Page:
The Irish Beer Pong Championship takes place this Saturday in the Bailey in Cork, and ahead of Ireland’s main beer-ponging event, which is to be attended from teams as far away as Finland, I sat down with one of BPong Ireland’s founders Stephen O’Sullivan to talk about the men who take playing beer pong rather seriously indeed.

Against the odds beer pong continues to grow internationally – as a sport rather than a drinking game. The upcoming World Series of Beer Pong (WSOBP), which has been running near Las Vegas since 2006 (and to which the winners of Saturday’s event can qualify), is considered the international epitome of beer pong, and will see teams travel from all over the world to try throw balls into the opposition’s cups.

It may seem all a bit ridiculous – particularly to people like me whose experience with beer-pong doesn’t extend far beyond late nights in American university dorms – but the sport itself distinguishes itself as far as possible from the popular drinking game.

BPong Ireland makes a conscious decision to have the back four cups filled with water, while the other six are filled only slightly with beer. The measures are to ensure compliance with DrinkAware guidelines, and to highlight the sporting – rather than the drinking – aspect of the sport.

“We aim to promote the sporting aspect,” explains Stephen, “People are certainly entitled to buy drinks at the bar separate to our tournaments, but BPong Ireland promotes sensible drinking,” he explains.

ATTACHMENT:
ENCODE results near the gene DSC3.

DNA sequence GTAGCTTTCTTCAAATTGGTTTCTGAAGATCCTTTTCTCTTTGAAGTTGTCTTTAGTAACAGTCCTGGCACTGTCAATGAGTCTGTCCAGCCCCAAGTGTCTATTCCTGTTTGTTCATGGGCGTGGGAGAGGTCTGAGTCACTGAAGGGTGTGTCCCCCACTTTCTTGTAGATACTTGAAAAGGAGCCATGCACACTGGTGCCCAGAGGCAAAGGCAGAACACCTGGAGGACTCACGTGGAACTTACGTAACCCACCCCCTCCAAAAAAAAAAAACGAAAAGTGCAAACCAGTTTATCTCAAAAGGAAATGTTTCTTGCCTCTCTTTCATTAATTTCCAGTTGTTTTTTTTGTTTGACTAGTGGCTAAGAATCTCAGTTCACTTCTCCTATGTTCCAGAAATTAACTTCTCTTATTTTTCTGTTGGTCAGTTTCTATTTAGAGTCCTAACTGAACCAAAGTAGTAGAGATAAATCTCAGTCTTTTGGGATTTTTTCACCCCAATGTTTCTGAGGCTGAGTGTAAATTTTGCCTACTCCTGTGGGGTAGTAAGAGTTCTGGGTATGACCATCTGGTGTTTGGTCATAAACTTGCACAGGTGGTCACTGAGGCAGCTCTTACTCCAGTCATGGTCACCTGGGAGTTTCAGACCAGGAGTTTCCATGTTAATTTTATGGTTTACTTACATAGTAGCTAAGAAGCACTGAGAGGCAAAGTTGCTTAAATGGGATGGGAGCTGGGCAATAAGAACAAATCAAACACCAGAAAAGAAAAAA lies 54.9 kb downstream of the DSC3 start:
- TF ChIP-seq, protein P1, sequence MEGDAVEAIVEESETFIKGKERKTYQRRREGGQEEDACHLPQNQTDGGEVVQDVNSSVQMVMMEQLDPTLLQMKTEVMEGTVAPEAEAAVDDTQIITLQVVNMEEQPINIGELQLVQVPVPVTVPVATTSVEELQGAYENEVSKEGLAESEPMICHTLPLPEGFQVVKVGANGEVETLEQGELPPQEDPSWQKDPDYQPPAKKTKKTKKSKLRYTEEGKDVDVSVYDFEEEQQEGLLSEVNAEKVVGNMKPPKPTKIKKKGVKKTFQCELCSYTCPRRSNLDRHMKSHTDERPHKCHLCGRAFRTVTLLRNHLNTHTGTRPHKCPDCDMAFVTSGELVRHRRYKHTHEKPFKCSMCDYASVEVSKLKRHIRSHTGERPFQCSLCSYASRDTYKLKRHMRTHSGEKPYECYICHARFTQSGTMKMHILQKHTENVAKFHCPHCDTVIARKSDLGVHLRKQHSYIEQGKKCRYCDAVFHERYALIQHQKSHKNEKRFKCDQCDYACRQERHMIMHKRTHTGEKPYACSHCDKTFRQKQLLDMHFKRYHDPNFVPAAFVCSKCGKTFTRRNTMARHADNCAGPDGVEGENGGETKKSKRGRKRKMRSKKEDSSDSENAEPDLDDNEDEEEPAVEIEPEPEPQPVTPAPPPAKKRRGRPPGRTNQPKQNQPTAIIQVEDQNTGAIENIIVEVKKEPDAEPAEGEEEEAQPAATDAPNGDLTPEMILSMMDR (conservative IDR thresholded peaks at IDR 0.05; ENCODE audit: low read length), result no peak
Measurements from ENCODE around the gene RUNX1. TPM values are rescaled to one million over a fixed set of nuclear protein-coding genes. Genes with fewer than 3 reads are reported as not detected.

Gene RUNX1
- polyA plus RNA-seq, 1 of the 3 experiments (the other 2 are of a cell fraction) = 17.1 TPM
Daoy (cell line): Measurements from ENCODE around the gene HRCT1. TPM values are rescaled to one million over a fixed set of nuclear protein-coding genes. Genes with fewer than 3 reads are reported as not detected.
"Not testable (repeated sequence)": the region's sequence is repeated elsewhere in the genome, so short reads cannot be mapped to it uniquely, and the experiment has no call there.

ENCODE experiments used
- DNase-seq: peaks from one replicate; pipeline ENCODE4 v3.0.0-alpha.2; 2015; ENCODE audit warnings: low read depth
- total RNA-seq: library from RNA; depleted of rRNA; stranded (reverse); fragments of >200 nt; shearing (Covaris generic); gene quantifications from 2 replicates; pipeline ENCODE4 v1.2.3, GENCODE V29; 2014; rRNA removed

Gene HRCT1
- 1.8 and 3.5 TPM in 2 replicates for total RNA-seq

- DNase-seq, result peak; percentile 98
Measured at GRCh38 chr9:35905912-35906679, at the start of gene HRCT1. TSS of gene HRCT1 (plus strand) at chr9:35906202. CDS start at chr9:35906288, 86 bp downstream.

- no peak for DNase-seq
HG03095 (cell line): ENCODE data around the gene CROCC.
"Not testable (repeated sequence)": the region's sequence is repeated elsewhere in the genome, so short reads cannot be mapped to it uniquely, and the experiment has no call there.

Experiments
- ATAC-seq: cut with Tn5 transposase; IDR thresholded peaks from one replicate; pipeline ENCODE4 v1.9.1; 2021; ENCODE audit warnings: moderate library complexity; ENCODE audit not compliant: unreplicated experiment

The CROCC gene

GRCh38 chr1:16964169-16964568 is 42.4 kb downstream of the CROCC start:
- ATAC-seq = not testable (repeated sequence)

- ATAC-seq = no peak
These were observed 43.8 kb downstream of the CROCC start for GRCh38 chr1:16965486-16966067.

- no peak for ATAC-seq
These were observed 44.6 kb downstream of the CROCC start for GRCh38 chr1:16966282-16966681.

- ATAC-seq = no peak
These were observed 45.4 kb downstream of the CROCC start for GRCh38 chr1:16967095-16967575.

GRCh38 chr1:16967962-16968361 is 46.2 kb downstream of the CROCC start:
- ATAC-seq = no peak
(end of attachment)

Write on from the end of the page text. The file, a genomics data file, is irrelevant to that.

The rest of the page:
Stephen, who’s currently pursuing a PhD at UCC, says that the biggest attraction is the socializing rather than the drinking: “Drinking people can do anywhere,” he adds, “but it’s the friendly competition and social atmosphere that draws them to our tournaments.”

BPong Ireland tournaments continue to draw the crowds in droves to their weekly tournaments in the Bailey on Wednesdays (8pm), and a sister organization’s nights in Sober Lane also attract a large following.

I recently checked out the group’s Wednesday night Bailey tournament and found it thriving with people.

“It’s a good night out,” says Kate McCarthy (23). “Nobody’s using it as an excuse to go on the piss, and everyone’s just having a laugh,” she told me while competing with a friend.

When pressed about the skill levels involved, Stephen admits that it’s a case of practice makes perfect: “It seems easy,” explains Stephen, “but there’s actually a real skill to getting the ball in the cup eight out of nine times – it’s not that easy."

The enthusiasm has clearly spread beyond these four shores as well. Saturday’s event will see a delegation from Finland and several other European countries travelling to Cork to take place in the event.

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